If change is so constant, why do we take the tried-and-true techniques to change management?
Dave Gray takes this familiar sentiment - that change has become a constant - and takes it in a different direction. Change is changing
Change is accelerating, to the point where it will soon be nearly continuous. Periods of sustained competitive advantage are getting shorter, and there are a host of studies that confirm that this. It’s not just something that is happening in technology, either. It’s happening in every industry.
Rather than going down some old familiar paths in a discussion about change and change management, he suggests that the whole field needs to rethink what it does. Change management as a means to get you from State A to State B becomes much less important when you are already at State Y and seeing new States coming by every other week.
Dave suggests that rather than one "change" to manage it is an entire portfolio of moves that the organization is trying. And it is that portfolio that should be managed.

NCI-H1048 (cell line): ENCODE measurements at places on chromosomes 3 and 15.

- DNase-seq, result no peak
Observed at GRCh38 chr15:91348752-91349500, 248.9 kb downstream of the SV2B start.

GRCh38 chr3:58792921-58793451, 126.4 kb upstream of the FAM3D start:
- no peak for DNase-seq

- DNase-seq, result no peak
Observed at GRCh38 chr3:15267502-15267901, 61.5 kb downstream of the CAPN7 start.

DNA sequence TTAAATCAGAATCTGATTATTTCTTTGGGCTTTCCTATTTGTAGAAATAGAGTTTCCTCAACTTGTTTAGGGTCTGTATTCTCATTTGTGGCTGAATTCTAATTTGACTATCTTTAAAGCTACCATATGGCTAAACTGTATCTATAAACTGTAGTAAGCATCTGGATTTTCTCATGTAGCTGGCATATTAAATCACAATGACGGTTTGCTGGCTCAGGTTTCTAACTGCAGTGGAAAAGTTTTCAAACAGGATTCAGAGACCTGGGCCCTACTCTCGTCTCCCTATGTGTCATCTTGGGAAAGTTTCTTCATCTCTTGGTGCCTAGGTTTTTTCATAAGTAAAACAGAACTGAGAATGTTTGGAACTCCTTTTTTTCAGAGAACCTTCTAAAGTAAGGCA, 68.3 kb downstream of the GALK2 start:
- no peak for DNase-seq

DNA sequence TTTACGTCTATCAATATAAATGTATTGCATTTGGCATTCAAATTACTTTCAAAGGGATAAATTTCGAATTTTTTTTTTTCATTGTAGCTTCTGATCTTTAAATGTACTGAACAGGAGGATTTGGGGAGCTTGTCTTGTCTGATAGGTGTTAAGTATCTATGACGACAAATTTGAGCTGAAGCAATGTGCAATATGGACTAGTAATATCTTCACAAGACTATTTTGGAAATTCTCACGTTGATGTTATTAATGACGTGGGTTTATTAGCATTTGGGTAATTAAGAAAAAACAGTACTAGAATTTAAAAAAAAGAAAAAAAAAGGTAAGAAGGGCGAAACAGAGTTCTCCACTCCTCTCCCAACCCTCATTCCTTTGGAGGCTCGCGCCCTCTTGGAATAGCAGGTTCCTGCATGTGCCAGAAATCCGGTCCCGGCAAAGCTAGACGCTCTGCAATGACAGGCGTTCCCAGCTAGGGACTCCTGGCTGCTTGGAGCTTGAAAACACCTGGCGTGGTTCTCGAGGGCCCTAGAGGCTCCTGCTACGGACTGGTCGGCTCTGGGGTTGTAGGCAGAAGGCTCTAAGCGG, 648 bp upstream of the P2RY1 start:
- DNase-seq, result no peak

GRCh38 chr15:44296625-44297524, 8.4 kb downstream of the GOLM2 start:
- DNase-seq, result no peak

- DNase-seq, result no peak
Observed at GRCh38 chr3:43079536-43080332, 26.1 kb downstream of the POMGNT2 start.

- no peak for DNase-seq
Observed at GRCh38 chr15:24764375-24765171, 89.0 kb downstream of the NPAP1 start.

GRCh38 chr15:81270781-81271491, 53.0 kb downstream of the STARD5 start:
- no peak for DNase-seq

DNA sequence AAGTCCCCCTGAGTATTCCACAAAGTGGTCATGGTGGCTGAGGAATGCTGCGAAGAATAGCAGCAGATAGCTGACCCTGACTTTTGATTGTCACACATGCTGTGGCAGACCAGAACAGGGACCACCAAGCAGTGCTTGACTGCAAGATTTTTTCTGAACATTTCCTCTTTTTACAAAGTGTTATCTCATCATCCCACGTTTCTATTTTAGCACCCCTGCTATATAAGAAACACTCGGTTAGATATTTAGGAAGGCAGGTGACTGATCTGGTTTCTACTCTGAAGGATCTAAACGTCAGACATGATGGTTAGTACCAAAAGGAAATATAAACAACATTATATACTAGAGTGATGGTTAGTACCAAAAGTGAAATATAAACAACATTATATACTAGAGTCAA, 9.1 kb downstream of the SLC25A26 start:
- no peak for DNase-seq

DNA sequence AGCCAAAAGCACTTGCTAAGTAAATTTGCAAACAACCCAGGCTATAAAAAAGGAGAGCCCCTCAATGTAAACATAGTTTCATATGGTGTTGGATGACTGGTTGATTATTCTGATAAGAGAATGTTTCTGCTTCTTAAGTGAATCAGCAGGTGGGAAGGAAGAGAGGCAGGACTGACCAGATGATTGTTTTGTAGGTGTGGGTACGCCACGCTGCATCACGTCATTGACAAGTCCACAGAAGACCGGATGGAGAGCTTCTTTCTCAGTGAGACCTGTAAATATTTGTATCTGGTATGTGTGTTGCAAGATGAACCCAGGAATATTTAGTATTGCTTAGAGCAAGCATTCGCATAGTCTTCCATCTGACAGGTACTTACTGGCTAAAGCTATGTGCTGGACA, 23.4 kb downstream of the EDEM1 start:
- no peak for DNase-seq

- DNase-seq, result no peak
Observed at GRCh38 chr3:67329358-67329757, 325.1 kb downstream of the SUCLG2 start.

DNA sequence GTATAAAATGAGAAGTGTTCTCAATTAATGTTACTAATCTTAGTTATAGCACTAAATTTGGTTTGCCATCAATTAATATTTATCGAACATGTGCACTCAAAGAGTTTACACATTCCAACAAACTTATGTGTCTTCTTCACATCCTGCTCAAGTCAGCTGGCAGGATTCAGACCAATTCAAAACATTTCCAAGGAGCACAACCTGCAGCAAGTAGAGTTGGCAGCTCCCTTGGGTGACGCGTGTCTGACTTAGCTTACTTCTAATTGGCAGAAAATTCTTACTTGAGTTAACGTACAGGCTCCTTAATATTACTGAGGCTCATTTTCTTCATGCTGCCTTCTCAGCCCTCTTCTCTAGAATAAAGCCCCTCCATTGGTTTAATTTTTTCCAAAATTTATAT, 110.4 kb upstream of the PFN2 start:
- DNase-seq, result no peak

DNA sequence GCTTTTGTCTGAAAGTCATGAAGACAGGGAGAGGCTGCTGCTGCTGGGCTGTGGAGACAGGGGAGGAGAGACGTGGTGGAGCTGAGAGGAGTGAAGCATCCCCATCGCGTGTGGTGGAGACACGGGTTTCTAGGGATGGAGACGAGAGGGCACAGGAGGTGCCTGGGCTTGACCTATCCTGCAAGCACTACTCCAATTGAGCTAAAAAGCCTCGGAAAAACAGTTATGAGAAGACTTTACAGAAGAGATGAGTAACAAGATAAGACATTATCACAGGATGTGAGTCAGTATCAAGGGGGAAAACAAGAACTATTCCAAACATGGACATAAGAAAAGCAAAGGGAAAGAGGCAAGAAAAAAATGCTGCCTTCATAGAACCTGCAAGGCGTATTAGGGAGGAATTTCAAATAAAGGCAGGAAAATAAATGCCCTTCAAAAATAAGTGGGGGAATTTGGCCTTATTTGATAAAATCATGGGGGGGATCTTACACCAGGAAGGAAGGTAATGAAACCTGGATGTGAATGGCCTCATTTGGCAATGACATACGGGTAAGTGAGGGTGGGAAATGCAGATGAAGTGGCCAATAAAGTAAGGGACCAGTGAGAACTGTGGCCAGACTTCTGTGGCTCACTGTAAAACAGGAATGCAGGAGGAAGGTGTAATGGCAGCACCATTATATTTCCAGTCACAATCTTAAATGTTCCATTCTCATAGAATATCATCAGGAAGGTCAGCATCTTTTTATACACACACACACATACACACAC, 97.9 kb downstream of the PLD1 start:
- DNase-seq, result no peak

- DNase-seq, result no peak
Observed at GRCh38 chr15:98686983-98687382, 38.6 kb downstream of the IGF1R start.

This puts me in mind of a couple ideas that are running around these days. One is Dave Snowden's sense-and-respond ideas built into the Cynefin framework. He is also a big proponent of safe-to-fail experiments: give something a try, make it quick and cheap, see where it goes, and redirect as you learn new things. This then brings to mind the ideas around John Hagel's The Power of Pull: How Small Moves, Smartly Made, Can Set Big Things in Motion and Stephen Denning's The Leader's Guide to Radical Management which both advocate using ideas borrowed from Lean / Agile communities of fast iterations toward a goal that isn't completely obvious at the outset.
The discussion on Dave's post is extensive too. Not everyone agrees, which is just fine. There probably is still room for Big Change initiatives, but they need to be balanced with the small changes that are happening all over. A portfolio view of the whole picture could be the right way to go.